Don Walsh one of two men to first visit the deepest point of the world’s ocean and one of only three to succeed at this responded quickly.
“I found myself there for all the wrong reasons.”
Don Walsh probably always possessed the explorer gene. But it was genes plus environment that produced Walsh. Walsh grew up in the large port of San Francisco Bay inundated with the salty air, large ships, small boats, dark waters, a busy port, and the momentous Fleet Week. These potentially hinted that something beyond San Francisco existed, something more to explore, and the commonness of people traveling to new places. “It seemed natural that I join the Navy.”
Oddly Walsh’s Naval career started off on a torpedo bomber facing backward. “I really wanted to be in the pilot seat facing forward.” The best way toward this was obtaining a college degree and particularly through the Naval Academy. When I asked how he succeeded in gaining entrance into the prestigious Naval Academy, Walsh replied “Luck.” Upon completion, all graduates of the academy are required to serve as watch officers aboard a surface ship for two years. After serving aboard both the USS Wisconsin and the Albany, Walsh had hoped to specialize in aviation and return to the cockpit. However, poor eye sight prevented this path. Thus began a career as a submariner.
Eventually he was asked to join the submarine command staff in San Diego. The position was temporary. As other submarines and their officers cycled through the port, they would also cycle through Walsh’s position. Each officer serving in this post was to return back to a field command aboard a submarine after six weeks. This did not happen. “I did my job too well and was kept in the post.”
Eventually in 1958, the Office of Naval Research purchased the Bathyscaphe Trieste from the French Navy. Given the proximity to deep water, the U.S. Navy decided the Trieste should join the fleet at San Diego. Walsh was contacted to learn about this submersible and eventually brief the commander.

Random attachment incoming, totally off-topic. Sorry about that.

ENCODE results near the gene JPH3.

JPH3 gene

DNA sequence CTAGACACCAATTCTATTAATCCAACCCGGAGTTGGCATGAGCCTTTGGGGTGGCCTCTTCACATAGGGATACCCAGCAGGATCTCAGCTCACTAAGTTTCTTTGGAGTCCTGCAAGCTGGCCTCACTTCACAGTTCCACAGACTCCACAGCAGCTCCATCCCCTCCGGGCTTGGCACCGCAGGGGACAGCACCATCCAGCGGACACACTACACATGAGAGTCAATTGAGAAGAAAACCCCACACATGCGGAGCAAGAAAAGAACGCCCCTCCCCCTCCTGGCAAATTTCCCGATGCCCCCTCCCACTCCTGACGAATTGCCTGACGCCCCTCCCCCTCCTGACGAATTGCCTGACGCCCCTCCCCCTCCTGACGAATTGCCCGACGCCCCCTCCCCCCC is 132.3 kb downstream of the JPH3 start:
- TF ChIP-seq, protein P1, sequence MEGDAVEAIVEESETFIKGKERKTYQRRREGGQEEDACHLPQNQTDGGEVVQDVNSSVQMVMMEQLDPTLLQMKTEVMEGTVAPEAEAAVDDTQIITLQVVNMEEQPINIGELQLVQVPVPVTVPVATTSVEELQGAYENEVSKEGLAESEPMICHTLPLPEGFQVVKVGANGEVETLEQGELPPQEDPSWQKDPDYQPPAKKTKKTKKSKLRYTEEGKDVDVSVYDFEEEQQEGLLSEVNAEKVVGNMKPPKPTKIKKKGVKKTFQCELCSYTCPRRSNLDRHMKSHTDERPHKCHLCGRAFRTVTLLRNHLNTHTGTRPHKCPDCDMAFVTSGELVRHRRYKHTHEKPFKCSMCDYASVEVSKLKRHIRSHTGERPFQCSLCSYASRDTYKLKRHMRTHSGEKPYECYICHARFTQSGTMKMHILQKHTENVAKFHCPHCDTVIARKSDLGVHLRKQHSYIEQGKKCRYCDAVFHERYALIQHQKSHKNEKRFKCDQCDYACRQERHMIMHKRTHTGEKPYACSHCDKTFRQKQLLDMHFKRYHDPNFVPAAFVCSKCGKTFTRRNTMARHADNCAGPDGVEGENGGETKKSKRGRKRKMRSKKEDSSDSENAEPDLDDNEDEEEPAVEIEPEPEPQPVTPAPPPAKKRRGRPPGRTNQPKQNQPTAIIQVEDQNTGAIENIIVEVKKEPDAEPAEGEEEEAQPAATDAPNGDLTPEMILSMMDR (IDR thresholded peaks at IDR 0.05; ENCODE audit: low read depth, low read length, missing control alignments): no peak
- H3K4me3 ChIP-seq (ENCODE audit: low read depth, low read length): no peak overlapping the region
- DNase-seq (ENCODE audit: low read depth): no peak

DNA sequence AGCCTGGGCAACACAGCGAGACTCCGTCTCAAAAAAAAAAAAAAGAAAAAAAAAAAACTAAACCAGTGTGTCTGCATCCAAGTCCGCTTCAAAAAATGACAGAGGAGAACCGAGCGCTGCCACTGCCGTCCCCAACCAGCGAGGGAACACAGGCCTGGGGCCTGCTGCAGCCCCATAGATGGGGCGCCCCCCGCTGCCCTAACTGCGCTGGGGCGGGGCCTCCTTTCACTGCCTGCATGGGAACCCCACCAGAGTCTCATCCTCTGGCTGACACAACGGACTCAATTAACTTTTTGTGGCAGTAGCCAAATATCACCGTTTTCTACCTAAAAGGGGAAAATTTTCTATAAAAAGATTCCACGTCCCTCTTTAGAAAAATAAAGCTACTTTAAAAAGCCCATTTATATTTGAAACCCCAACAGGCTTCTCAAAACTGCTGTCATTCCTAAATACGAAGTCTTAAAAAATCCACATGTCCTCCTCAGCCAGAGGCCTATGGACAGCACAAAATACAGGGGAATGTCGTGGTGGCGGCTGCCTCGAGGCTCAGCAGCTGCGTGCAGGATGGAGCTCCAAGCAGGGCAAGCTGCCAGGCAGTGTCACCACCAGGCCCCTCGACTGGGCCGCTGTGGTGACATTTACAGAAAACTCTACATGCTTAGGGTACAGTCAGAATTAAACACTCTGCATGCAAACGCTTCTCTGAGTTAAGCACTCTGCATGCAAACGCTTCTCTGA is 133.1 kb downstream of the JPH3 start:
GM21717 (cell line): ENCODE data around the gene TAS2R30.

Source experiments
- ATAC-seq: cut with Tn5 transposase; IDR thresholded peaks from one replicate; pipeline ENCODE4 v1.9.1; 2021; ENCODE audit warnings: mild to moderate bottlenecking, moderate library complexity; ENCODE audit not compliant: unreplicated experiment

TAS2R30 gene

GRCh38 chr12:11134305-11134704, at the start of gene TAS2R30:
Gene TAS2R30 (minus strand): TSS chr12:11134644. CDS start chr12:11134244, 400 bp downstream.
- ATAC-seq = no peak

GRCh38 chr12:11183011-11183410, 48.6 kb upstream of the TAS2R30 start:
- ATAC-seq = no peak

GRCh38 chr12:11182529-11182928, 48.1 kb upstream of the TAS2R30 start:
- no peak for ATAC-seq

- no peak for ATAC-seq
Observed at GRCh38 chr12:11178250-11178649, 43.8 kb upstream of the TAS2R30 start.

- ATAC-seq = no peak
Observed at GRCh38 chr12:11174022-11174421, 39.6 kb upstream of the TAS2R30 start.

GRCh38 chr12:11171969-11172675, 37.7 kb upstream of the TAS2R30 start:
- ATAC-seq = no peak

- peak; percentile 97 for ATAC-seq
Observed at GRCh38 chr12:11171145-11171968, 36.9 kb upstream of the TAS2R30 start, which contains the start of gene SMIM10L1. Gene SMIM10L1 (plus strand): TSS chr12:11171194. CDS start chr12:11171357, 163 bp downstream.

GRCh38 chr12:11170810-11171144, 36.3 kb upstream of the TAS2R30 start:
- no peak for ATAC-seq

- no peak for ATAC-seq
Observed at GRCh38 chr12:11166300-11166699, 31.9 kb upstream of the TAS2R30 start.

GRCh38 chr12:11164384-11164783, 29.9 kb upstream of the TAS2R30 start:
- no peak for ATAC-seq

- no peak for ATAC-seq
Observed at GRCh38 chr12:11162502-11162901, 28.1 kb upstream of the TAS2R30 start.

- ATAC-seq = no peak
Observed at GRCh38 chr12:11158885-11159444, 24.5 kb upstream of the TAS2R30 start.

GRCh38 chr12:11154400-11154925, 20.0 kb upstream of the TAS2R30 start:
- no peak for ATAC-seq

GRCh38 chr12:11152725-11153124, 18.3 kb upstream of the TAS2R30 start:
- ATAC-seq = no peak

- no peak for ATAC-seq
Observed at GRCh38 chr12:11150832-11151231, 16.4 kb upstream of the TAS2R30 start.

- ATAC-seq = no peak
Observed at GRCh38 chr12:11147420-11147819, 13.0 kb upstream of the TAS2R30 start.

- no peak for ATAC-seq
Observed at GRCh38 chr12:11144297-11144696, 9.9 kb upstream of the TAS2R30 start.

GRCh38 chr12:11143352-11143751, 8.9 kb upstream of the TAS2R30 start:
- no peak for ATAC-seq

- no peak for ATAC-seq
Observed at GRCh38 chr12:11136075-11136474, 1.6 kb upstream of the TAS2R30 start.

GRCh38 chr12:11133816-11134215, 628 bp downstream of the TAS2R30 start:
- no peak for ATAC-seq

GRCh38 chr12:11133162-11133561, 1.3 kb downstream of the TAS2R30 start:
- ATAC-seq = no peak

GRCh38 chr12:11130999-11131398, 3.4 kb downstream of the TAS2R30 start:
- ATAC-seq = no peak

Two pilots were needed to operate Trieste. The closest the U.S Navy could offer were the intermediate ranking officers of submarines. Walsh was given the order to send out a message to these officers in the Pacific Fleet asking for volunteers to train and eventually pilot the Trieste. Only one of twelve potentials volunteered to pilot this metal sphere to deepest parts of the oceans. Eager to leave his San Diego desk and return to the sea, Walsh volunteered for the other position.
The other volunteering officer outranked Walsh. As coincidence or fate would have, however, the senior officer fell ill, and Walsh became the ranking Naval officer on the Trieste project. Just three months after joining the project in March 1959, Don Walsh dove to 4,000 feet, ten times deeper than the during his previous posts aboard submarines. One year later off Guam, the delay needed as the Trieste was originally only designed to dive to 20,000 feet, Walsh would go more than 100 times deeper.
Walsh and I never discussed the actual dive on the Challenger Deep as so many others before have covered this ground with him. Instead I choose to finish our discussion in another way. When I asked Don Walsh what question he wished somebody would ask him, he responded,
“Why is this all important? Why must we visit the deepest spots of our oceans?”
Walsh started his answer by relaying what a commanding officer said to him when he showed him a photograph of fish taken in the Challenger Deep, “Most expensive goddam picture of fish ever taken!”
Walsh, a pragmatic man and a rare trait in explorer but perhaps common of retired naval officers, finally answered “We have seen the origins of plates at mid-oceanic ridges, it only makes sense we would see their demise at the bottom of trenches.” And for a brief second the explorer gene was stronger than the gene for pragmatism, “Also because it’s there and we can.”
Jacque Cousteau once said to his son Jean-Michel that his life was “a lot of little things that came together just right.” Cousteau’s and Walsh’s life both exemplify the opportunity of the unplanned and the ability and drive to pursue and recognize it. Our paths in life are often not a strait trajectory from here and now at point A to the future point B, even if we know exactly what we B to be. Kevin’s personal story and others as part of the I Am Science project are beautiful reminders of the tangled path we wander and the series of unexpected events we encounter. As an undergraduate I was deeply disappointed when a professor did not choose me to dive in St. Croix conducting reef fish counts. Another professor, my alternate choice, did invite me to work in their research group. That professor eventually became my Ph.D. advisor and instilled passion and knowledge in me for the deep sea, which led to an eventual submersible dive of my own, a marine blog, and recently a discussion and car ride with the legend and man who is Captain Don Walsh.
All we can do is recognize opportunity in the unexpected, long to explore the origin and the conclusion, and sometimes take the risk because it’s there and we can.